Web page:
The Depression era of the United States was one of the worst times this country has ever suffered. Yet even in the worst of times there is something valuable to be found—money was scarce, but innocence, kindness, and grace were in abundance, even at the scene of a crime.
In 1935 suburban Connecticut, Marjorie McClelland is scandalously single and in her late twenties, supporting herself as a mystery writer of modest success. Creighton Ashcroft still possesses his fortune, an Englishman airplane heir who lets his father and brother make the family money while he enjoys spending it. Creighton is immediately attracted to Marjorie, who finds him “bedeviling.” When the pair unearths a skeleton on the grounds of his new home, Kensington House, they team up with the dashing Detective Robert Jameson to help solve the riddle while gathering grist for a true crime novel. Creighton is confounded by the presence of the movie-star handsome policeman, and the struggle for Marjorie’s attentions becomes as intense as the search for the perpetrator.
The skeleton is linked to the suicide of Henry Van Allen, the former owner of Kensington House, and the list of suspects expands exponentially. The trio of sleuths enters the glittery and fabulous world of the few who still luxuriate in richness and wealth.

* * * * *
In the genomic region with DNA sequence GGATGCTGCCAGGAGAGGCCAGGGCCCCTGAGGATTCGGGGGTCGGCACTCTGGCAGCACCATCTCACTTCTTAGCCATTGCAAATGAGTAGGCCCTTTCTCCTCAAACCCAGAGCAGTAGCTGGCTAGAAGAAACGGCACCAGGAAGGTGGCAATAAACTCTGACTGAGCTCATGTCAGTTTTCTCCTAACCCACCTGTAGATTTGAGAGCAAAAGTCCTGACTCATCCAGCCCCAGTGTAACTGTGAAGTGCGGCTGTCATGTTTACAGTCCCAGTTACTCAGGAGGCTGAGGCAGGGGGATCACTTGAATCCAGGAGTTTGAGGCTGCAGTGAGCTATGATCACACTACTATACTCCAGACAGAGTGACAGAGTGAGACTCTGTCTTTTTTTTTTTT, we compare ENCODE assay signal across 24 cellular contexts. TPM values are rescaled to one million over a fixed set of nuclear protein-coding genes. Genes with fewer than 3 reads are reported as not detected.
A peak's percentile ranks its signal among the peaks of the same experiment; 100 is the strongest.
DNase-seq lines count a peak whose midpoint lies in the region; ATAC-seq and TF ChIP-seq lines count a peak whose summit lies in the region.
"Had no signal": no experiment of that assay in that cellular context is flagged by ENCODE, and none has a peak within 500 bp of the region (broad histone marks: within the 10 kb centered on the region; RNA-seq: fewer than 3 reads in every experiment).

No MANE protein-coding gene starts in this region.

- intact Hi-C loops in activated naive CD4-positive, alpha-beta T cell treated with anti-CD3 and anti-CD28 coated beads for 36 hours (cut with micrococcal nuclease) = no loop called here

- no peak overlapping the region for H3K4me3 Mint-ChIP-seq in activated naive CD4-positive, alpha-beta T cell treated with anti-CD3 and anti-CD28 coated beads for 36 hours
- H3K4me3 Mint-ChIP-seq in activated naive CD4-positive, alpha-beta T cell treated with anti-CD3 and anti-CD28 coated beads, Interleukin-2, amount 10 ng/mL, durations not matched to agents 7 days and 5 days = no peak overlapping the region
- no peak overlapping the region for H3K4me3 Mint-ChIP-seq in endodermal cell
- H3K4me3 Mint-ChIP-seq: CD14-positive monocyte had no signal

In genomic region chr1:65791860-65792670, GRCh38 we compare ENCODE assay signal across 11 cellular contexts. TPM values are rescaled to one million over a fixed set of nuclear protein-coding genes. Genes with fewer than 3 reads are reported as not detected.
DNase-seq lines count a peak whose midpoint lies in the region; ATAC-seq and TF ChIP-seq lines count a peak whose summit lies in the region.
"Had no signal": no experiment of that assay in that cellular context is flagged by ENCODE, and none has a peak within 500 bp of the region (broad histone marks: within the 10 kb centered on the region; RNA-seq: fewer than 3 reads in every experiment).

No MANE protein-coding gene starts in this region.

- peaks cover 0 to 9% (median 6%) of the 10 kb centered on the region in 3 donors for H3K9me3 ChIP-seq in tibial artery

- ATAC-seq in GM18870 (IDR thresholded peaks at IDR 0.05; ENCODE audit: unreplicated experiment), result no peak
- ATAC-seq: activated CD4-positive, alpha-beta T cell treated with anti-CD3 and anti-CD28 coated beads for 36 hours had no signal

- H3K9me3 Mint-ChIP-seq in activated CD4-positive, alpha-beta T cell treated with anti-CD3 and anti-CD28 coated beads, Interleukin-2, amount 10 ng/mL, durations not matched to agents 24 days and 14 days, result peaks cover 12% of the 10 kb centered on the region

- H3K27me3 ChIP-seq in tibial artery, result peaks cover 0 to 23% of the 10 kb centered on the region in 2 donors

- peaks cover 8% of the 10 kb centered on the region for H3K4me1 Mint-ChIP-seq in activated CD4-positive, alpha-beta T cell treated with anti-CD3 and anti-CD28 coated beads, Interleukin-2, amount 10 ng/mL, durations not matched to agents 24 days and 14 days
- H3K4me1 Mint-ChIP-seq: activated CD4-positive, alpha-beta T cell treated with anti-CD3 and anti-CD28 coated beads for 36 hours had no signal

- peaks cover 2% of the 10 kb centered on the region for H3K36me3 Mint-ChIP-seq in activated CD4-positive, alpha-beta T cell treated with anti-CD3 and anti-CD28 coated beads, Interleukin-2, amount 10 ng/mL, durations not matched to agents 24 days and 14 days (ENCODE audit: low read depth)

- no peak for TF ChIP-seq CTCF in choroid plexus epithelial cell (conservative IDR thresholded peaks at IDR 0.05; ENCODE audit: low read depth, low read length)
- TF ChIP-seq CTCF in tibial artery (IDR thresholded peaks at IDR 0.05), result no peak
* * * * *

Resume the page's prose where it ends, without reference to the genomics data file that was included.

The author, a cum laude graduate from the New York Institute of Technology, is a wiz at writing dialogue and uses this mechanism, astutely so, to tell most of the story. Not only does she write it extremely well, it also serves as a highly successful device to keep the story moving at an engaging pace. On its own, the pithy banter is intelligent and delightful.
Mr. Schutt chuckled. ‘Snow blocked roads meant that people couldn’t go to Hartford for a movie, and no electricity meant that people couldn’t listen to the radio. In those circumstances, what can one do to entertain oneself, other than read a book?’
‘There’s always a game of cards,’ Creighton offered helpfully.
‘So you opened the shop,’ Jameson prodded.
‘Yes, I opened the shop and who do you think was the first person to come through the door?’
‘Henry Van Allen,’ Creighton answered.
‘That’s right. You guessed it in one!’
‘And they say guessing games are strictly a sport for children.’
Marjorie looked up at him and grinned. ‘And you’ve disproved that theory how, exactly?’
Creighton bared his teeth in a mock snarl.
Million Dollar Baby ends as well as it begins, with a nice job of misdirection and some real jaw-dropping twists. It’s smoothly written and easy to read, light and delicious enough to bite off big pieces in a short time. Like a Katharine Hepburn—Spencer Tracy movie on the page, it’s a little corny, as those times were, but sweetly so.
Donna Russo Morin
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